• Ozone is known to cause nose, throat and eye irritation, headaches, chest pains and difficulty in breathing. It exacerbates asthma and repeated exposure to ozone can lead to chronic lungs malfunction.
• Carbon monoxide- main component of automotive exhaust- increases the risk of low weight of babies at birth. It can cause permanent damage to vital organs such as heart.
• Exposure to lead can impair the body’s ability to make hemoglobin and cause anemia. It is also known to trigger kidney damage and harm the central nervous system.

     The ill effects of air pollutants have been acknowledged significantly and desperate measures are being taken not only to cure the damage but also prevent the situation from worsening further.

Sociological Aspects

Most of the components of air pollution are the results of human activities. Urbanization and industrialization are the major factors leading to increased levels of air pollution. Population growth and density i.e. people per sq km is another contributor. A steady increase in the levels of pollutants in the air has been observed after the industrial revolution. There is an ongoing debate about the contribution of developed and developing countries. While India, China and Iran top in the list of most polluted cities of the developing countries; London, New York and California feature in list of smog covered cities in the developed countries. Lack of knowledge about the potential effects of air pollution, lack of infrastructure, use of outdated automotives and excessive use of fossil fuels for cooking and heating are the prominent reasons of high pollution levels in developing countries. On the other hand, high densities of population, use of hazardous chemicals in households and mega factories have done irreversible damage to the atmosphere. In spite of the ongoing argument about the culprit for this damage, the countries have realized that the ill-effects of air pollution are not delimited to the place of origin but will have a global effect and there are synchronized efforts globally to prevent any further damage.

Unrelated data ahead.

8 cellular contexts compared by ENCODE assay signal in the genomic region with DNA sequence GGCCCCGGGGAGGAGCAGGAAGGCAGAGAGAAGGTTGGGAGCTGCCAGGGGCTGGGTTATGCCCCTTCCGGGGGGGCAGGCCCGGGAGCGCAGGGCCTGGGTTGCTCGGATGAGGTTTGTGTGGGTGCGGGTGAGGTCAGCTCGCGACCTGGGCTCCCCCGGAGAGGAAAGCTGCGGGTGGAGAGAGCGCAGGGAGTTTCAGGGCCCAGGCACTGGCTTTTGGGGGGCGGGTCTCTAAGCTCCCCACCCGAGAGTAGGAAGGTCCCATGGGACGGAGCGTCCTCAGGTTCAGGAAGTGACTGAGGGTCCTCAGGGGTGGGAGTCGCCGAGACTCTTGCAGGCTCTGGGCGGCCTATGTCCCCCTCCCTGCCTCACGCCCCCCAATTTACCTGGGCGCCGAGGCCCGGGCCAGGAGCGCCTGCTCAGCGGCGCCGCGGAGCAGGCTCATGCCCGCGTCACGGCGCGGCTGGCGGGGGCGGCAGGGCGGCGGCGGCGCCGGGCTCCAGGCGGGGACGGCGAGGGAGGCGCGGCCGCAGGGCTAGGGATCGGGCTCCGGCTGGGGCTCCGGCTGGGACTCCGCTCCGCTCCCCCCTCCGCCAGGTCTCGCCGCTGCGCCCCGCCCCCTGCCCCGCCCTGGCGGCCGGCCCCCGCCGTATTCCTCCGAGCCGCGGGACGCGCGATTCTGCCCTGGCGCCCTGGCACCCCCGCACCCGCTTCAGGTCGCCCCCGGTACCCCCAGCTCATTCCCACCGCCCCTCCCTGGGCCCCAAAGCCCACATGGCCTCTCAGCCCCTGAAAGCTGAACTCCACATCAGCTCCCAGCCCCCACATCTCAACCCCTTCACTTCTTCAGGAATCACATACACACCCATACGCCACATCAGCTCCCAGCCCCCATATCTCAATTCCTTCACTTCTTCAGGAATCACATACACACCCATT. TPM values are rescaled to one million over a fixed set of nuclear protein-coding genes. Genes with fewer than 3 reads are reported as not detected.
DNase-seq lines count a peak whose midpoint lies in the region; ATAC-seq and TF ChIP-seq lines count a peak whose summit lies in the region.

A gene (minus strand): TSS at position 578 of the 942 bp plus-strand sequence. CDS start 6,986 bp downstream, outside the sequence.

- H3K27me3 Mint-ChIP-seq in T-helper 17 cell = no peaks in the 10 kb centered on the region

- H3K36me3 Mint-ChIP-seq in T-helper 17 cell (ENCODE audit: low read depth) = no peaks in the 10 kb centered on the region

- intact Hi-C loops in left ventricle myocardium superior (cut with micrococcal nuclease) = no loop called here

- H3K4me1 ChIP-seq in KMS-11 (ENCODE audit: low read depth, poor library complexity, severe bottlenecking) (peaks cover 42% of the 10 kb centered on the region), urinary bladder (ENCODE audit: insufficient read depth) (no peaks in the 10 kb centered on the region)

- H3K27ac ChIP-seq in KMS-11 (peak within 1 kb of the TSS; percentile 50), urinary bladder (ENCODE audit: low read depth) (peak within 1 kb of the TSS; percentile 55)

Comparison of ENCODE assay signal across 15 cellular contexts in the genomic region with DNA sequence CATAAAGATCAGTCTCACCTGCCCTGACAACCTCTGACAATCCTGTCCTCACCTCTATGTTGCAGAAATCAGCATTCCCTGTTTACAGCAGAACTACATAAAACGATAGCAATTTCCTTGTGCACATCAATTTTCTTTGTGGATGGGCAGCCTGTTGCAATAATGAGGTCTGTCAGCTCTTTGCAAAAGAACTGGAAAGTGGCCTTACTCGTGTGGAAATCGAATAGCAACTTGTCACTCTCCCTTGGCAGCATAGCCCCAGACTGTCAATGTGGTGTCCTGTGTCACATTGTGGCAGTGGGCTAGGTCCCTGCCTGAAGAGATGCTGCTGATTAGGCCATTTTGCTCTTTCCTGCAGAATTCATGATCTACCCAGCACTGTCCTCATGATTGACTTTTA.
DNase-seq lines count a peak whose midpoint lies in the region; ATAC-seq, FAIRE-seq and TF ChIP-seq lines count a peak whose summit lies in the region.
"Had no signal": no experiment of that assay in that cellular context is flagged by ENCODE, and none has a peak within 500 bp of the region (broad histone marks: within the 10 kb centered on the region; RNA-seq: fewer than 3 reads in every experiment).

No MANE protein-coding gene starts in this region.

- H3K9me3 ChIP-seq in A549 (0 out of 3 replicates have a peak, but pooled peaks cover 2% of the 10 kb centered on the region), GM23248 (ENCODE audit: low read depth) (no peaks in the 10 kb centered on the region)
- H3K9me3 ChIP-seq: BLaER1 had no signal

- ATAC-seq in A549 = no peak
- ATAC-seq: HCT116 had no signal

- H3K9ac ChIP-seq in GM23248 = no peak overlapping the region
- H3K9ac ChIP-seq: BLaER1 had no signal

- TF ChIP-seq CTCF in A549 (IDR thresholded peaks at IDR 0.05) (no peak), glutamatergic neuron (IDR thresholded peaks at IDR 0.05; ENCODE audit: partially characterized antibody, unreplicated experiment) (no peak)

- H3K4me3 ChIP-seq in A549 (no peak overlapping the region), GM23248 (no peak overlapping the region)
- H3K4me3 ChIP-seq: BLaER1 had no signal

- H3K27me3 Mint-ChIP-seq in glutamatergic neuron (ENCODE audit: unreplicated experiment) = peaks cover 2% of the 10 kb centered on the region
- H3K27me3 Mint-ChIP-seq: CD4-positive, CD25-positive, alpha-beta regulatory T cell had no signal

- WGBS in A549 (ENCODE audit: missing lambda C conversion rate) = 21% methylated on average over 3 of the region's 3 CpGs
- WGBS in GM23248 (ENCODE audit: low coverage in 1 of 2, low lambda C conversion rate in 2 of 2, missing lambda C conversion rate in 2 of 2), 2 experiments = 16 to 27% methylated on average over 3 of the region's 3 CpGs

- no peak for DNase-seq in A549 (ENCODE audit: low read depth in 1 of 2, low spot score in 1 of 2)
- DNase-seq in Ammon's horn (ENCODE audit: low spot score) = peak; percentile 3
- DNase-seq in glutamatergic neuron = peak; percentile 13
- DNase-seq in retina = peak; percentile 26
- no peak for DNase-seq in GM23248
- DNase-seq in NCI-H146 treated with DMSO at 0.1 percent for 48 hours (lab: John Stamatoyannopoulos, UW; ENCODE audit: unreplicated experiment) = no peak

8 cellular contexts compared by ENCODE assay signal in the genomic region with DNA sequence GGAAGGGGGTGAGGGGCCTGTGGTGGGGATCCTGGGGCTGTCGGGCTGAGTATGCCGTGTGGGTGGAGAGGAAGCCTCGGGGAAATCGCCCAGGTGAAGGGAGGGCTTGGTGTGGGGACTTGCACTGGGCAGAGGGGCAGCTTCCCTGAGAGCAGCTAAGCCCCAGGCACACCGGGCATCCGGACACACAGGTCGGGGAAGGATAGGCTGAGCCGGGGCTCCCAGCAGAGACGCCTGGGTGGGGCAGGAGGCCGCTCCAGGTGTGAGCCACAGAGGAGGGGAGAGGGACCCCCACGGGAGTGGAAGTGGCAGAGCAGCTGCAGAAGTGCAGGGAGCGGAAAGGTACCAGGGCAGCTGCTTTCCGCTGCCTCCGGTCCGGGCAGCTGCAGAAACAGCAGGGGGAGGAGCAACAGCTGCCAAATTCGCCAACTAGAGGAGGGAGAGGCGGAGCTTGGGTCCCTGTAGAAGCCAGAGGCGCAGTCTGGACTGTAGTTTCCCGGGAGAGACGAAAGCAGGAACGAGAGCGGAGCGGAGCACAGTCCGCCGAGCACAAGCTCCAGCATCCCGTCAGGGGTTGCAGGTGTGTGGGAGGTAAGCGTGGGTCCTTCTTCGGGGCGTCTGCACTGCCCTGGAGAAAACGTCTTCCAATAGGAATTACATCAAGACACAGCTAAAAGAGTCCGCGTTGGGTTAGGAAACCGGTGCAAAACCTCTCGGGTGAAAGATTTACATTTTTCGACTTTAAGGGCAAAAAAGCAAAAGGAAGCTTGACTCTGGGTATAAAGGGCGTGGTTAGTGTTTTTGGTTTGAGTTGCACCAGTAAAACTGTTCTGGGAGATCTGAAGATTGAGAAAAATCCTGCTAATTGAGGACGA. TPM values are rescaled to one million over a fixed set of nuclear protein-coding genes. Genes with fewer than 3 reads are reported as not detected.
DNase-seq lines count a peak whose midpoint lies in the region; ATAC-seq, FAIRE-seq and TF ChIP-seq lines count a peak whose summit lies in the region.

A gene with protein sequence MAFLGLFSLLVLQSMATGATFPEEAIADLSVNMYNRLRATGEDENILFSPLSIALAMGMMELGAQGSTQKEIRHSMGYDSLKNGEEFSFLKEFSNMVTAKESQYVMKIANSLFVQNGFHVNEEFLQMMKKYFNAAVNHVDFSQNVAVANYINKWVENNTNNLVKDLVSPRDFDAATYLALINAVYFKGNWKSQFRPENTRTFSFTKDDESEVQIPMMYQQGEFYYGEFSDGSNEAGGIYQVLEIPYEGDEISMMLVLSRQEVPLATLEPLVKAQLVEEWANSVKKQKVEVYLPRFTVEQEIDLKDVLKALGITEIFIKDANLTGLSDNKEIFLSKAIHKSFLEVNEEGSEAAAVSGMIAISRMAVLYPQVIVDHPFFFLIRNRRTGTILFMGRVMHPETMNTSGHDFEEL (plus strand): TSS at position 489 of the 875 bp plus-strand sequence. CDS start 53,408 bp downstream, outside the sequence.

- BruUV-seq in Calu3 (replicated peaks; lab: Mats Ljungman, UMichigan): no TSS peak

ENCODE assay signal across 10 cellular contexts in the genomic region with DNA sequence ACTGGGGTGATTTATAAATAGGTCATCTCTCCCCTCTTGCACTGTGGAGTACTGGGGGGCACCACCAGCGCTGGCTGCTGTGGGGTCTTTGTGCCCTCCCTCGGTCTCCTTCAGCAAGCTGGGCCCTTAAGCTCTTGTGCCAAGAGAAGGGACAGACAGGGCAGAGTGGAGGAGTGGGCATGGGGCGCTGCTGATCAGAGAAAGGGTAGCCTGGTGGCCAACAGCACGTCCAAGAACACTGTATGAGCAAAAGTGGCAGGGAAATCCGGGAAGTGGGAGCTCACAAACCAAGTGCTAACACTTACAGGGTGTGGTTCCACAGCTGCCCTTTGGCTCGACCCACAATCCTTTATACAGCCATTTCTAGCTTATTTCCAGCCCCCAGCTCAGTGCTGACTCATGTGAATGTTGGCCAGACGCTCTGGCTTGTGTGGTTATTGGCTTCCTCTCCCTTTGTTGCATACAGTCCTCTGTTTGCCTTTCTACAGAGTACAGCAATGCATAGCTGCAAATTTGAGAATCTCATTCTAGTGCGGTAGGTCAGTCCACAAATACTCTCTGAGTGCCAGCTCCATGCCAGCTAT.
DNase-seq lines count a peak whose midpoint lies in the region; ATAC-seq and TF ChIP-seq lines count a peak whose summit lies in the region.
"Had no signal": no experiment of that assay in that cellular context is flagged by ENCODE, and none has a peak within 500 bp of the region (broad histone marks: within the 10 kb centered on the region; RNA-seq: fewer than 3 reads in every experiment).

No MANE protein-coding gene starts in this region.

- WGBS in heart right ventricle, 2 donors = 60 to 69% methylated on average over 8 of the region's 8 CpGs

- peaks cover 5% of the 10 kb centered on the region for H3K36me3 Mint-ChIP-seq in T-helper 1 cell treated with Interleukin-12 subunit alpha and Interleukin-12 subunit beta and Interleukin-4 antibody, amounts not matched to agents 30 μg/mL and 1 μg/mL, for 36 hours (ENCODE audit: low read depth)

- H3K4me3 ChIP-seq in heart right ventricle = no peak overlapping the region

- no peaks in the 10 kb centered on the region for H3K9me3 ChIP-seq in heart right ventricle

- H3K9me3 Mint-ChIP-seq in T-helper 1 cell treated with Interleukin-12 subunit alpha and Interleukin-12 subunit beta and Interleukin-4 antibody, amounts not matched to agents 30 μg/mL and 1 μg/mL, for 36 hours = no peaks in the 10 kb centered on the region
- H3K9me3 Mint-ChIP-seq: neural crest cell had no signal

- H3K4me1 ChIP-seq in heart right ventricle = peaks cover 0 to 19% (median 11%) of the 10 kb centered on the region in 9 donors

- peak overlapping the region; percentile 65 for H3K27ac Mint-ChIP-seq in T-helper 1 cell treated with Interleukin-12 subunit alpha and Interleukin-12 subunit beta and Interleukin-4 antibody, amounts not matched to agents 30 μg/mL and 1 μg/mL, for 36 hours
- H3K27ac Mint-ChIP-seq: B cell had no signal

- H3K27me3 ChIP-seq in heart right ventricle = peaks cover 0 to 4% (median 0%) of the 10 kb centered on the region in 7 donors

• Kyoto protocol- Kyoto protocol brought into force in February 2005 by the UN commits 37 industrialized countries and European community to reduce greenhouse gas emissions and has strict reporting and compliance system to ensure that the commitments are met. However, Kyoto protocol assumed that developed countries had major contribution in air pollution and did not include the role of developing countries
• Greenpeace International- Greenpeace, a global environmental organization with its head office as Amsterdam, actively works in 40 countries to spread knowledge about harmful effects of pollution due to various activities and helps provide solutions such as renewable sources of energy with an aim to a cleaner climate
• Laws and regulations – Governments are taking stringent measures to curb air pollution by industries and vehicle emissions. The Clean Air Act, 1973 of USA and the Environment Act, 1995 in UK enforce limits of pollutants entering the atmosphere. Similar laws are being enforced by countries all over the world to control air pollution at local levels. Steps for a Cleaner tomorrow Successes of all efforts for a cleaner atmosphere in future are driven by two factors – act now and act together. It is to be clearly understood that the efforts cannot be delayed at any cost and that people have to think and act together beyond geographical, cultural and economic boundaries.
• Use of alternate sources of energy- Innovative ways of using renewable sources of energy such as solar, wind and water need to be adopted religiously at domestic and commercial level instead of fossil fuels such as coal which are the major culprits of air pollution.
• Industries should invest in primarily in setting up processing units to clean up toxic pollutants before they enter the atmosphere.
• Population should be educated exhaustively about the ill effects of air pollution on the next generation.

    Nature has been magnanimous enough to sustain the human population in spite of the damage done to it. However, it has reached its break-even. Man has disturbed the nature’s self-cleaning mechanism and the effects are now visible as extreme weather conditions, unseasonal storms and other natural calamities. Until and unless the situation is arrested immediately, the next generations may not be able to survive in the deteriorated conditions.